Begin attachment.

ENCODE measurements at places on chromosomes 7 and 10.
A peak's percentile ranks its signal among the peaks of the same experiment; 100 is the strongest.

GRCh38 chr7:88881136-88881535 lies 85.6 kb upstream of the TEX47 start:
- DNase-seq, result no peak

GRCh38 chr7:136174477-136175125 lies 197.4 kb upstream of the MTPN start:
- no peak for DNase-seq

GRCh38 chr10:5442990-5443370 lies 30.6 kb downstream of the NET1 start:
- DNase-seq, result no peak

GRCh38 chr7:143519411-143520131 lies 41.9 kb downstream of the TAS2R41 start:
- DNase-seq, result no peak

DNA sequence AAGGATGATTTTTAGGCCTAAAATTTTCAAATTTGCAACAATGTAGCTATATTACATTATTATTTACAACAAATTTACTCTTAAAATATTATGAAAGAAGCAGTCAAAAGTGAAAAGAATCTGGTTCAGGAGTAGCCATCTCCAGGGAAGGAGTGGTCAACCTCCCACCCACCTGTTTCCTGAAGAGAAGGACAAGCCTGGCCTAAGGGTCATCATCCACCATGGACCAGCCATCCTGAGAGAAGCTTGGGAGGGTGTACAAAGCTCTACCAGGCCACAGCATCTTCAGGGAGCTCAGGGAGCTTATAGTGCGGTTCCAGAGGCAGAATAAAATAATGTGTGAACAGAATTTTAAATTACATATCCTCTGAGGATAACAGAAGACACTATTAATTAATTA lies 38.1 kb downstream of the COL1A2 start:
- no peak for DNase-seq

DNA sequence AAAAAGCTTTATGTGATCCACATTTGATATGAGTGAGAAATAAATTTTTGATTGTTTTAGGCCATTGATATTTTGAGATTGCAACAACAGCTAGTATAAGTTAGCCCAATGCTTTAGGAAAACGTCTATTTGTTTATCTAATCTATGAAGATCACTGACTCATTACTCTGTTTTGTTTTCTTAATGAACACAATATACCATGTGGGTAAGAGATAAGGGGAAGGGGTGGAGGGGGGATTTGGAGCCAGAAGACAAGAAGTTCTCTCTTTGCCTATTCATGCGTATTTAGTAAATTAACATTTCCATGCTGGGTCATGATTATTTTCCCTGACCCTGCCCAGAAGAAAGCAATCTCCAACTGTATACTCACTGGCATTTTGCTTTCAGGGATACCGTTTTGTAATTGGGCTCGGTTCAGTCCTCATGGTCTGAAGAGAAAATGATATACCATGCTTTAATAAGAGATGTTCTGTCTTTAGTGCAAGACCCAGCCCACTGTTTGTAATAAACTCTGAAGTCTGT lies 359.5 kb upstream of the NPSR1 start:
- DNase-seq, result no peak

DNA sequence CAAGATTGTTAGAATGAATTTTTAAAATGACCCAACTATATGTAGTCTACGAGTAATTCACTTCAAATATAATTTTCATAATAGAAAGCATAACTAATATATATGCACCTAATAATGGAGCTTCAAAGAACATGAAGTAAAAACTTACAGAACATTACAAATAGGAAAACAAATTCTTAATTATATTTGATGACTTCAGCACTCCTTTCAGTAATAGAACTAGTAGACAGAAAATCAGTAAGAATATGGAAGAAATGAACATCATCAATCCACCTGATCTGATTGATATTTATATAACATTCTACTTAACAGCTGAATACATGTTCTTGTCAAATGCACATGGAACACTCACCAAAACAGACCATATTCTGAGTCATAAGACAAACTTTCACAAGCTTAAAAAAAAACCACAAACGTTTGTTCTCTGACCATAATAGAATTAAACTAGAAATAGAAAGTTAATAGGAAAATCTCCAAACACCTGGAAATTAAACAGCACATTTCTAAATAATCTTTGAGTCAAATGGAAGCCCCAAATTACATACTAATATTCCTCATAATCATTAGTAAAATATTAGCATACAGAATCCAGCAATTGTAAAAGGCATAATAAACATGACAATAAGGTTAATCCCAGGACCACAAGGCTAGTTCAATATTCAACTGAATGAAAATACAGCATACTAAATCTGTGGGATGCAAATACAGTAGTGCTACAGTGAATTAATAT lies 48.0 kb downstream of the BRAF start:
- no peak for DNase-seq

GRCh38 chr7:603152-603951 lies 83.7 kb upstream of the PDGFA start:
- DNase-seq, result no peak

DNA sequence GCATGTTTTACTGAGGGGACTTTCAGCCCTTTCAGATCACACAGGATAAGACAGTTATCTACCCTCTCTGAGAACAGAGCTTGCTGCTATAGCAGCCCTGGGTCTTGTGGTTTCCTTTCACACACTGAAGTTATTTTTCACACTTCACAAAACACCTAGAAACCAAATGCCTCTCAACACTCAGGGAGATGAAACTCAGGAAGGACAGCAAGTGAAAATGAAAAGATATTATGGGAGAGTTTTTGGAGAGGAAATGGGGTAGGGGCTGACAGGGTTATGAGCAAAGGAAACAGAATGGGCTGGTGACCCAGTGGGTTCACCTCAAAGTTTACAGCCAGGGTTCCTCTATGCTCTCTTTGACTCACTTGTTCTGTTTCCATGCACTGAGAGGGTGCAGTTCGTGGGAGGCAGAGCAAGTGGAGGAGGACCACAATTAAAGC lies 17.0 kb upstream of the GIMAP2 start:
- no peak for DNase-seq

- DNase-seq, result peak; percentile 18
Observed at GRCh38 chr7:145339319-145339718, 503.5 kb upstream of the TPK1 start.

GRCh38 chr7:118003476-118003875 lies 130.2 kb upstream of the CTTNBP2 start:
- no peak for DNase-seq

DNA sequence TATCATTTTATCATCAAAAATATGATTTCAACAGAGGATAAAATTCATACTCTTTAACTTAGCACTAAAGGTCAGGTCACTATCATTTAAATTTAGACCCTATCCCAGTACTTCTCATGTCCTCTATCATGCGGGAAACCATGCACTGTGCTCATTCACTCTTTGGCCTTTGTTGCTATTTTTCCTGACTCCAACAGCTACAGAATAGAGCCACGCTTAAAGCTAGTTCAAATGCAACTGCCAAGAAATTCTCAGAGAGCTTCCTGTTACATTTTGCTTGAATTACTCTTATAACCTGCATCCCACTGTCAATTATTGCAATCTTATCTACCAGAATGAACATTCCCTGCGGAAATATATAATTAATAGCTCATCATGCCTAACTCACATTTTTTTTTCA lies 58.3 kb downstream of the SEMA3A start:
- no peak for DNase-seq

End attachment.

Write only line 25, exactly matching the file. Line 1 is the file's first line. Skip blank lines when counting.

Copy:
DNA sequence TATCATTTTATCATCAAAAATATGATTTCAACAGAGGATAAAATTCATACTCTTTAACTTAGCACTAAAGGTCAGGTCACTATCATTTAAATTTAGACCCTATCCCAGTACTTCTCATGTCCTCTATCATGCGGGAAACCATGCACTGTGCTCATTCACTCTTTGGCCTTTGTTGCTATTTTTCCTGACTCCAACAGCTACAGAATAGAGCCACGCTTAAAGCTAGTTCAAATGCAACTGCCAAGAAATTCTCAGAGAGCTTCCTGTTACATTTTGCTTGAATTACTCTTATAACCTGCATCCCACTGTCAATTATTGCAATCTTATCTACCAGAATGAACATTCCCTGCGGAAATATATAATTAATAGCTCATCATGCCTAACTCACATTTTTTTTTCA lies 58.3 kb downstream of the SEMA3A start: